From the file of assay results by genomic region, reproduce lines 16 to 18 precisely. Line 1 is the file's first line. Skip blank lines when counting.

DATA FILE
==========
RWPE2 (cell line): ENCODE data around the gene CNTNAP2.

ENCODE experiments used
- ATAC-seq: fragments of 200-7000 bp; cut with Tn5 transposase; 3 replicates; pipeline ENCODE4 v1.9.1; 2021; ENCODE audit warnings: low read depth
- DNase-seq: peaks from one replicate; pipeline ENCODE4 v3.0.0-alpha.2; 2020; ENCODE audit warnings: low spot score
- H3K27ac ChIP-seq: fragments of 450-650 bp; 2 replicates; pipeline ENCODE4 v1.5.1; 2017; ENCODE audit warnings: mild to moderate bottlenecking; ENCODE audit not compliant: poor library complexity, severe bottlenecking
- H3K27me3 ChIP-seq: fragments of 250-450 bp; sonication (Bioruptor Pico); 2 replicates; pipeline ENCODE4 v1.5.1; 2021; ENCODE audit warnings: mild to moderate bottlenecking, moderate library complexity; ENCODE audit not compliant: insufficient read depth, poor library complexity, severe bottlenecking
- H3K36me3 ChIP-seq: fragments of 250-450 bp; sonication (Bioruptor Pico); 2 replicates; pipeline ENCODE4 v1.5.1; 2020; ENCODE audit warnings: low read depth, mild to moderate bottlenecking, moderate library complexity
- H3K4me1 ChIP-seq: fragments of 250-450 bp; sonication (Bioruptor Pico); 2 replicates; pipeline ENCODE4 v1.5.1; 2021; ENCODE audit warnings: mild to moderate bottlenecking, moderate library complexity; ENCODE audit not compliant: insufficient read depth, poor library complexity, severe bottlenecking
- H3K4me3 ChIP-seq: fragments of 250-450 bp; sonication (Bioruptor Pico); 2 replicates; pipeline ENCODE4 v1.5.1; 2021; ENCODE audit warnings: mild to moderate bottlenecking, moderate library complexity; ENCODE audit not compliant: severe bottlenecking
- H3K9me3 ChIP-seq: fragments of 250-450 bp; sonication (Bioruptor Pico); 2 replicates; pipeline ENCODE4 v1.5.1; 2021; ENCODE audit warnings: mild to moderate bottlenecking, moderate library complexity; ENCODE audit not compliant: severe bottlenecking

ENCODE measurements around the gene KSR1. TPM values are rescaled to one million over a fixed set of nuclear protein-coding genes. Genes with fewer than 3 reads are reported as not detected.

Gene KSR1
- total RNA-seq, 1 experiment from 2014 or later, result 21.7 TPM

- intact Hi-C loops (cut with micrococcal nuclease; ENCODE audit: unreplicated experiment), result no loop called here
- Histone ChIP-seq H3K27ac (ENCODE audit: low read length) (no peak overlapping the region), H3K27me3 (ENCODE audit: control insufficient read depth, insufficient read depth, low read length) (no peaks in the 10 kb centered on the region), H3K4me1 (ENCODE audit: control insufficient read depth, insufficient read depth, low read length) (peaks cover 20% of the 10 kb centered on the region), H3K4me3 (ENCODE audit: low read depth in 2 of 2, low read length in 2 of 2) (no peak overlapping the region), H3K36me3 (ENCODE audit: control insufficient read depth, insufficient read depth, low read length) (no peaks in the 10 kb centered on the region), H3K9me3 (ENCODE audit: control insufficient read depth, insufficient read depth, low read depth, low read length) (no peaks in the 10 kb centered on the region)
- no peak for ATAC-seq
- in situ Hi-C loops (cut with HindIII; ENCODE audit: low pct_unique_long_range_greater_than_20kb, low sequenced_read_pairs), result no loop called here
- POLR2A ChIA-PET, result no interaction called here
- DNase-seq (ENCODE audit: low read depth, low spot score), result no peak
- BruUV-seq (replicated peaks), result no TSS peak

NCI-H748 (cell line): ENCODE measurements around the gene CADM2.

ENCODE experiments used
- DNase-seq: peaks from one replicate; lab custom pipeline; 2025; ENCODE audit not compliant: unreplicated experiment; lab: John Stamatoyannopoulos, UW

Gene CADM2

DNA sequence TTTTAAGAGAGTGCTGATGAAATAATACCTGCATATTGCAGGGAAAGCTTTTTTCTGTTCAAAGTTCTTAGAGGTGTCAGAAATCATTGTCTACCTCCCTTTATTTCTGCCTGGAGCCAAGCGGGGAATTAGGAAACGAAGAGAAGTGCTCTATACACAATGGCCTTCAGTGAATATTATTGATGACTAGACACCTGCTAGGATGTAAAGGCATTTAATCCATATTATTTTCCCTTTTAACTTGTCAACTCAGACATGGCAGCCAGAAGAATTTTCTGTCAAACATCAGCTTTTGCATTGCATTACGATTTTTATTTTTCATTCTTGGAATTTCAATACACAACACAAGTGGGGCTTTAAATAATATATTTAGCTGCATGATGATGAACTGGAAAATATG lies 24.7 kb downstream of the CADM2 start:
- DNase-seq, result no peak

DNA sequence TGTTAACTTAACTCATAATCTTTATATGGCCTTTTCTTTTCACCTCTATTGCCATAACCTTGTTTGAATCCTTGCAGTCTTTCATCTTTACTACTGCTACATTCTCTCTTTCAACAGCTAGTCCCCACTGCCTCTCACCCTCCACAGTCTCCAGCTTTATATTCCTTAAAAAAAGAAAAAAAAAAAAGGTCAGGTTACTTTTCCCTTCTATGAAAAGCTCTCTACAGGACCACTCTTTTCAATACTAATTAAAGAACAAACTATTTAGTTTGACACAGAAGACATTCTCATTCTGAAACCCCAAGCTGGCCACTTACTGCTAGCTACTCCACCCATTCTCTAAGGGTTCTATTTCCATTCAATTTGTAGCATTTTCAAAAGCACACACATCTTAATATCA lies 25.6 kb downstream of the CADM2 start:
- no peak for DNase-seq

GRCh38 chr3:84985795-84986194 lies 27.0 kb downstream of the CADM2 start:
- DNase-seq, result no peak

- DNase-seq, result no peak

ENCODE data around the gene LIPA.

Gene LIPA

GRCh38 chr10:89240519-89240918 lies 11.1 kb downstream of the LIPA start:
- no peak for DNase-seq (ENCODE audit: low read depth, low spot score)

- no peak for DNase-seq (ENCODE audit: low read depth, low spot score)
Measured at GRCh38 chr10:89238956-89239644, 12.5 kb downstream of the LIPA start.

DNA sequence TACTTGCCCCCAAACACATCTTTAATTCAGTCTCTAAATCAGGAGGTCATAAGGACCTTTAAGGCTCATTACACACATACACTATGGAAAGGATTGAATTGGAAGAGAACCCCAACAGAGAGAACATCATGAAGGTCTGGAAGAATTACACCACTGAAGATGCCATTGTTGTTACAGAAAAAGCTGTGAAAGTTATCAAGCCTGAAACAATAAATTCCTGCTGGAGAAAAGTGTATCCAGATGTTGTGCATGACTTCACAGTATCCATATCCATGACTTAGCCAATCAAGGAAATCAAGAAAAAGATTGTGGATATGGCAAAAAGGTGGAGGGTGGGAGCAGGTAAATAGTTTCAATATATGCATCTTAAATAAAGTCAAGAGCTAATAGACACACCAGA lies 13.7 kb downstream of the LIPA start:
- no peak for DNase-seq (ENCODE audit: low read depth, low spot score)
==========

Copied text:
- no peak for ATAC-seq
- in situ Hi-C loops (cut with HindIII; ENCODE audit: low pct_unique_long_range_greater_than_20kb, low sequenced_read_pairs), result no loop called here
- POLR2A ChIA-PET, result no interaction called here